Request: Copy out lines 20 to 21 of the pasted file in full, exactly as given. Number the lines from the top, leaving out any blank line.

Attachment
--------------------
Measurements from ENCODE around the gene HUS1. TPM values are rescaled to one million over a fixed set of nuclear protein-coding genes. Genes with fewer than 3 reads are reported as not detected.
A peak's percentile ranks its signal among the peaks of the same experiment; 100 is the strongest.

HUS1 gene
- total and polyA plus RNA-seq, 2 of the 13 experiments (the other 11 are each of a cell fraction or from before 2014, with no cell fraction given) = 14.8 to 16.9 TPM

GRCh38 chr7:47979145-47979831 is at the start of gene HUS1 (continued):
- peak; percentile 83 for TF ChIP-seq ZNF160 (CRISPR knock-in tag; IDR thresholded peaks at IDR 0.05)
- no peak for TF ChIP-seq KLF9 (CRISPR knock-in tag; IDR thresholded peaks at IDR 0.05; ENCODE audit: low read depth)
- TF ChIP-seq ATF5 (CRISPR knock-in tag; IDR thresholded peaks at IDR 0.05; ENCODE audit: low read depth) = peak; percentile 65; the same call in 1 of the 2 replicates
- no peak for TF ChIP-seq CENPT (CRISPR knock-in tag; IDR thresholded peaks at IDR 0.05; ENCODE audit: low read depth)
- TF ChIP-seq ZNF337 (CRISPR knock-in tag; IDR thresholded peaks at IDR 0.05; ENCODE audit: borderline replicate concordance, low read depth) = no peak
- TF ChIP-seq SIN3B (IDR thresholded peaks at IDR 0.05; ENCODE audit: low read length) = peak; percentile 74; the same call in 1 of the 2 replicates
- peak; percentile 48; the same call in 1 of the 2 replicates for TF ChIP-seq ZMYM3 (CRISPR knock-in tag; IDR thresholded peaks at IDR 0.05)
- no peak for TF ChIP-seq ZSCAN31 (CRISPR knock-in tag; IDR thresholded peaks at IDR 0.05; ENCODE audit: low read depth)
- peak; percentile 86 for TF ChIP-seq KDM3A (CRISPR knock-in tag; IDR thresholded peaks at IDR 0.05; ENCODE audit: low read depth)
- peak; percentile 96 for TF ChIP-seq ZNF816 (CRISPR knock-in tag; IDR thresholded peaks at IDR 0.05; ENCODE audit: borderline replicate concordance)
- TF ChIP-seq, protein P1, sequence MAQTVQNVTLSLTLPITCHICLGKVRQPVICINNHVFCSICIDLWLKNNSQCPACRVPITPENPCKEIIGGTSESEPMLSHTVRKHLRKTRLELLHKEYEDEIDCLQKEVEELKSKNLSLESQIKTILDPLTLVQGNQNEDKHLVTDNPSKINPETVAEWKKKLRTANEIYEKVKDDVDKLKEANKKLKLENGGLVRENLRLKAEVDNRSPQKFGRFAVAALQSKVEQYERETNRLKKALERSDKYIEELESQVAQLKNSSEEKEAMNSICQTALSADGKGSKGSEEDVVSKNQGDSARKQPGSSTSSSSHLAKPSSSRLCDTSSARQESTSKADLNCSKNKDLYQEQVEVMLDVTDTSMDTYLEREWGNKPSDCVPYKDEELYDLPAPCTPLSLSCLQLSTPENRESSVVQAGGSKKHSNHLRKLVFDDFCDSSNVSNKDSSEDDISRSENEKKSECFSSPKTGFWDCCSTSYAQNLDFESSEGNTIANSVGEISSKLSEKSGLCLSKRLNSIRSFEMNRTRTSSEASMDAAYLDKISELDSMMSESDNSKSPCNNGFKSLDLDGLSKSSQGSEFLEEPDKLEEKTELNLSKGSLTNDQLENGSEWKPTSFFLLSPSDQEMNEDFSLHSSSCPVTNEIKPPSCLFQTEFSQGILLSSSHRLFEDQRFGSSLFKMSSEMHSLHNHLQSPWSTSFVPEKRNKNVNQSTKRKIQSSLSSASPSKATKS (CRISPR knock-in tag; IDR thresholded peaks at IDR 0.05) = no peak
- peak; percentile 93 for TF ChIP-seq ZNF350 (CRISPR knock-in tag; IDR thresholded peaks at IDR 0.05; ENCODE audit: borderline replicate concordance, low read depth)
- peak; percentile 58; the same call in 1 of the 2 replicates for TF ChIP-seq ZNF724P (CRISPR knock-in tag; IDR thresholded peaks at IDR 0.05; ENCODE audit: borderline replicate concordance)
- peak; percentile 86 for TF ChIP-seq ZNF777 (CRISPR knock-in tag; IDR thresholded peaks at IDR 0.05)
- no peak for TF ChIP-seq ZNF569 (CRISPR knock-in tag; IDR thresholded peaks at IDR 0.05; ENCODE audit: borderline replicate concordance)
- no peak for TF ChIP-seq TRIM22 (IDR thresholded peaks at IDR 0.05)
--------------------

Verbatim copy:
- no peak for TF ChIP-seq ZNF569 (CRISPR knock-in tag; IDR thresholded peaks at IDR 0.05; ENCODE audit: borderline replicate concordance)
- no peak for TF ChIP-seq TRIM22 (IDR thresholded peaks at IDR 0.05)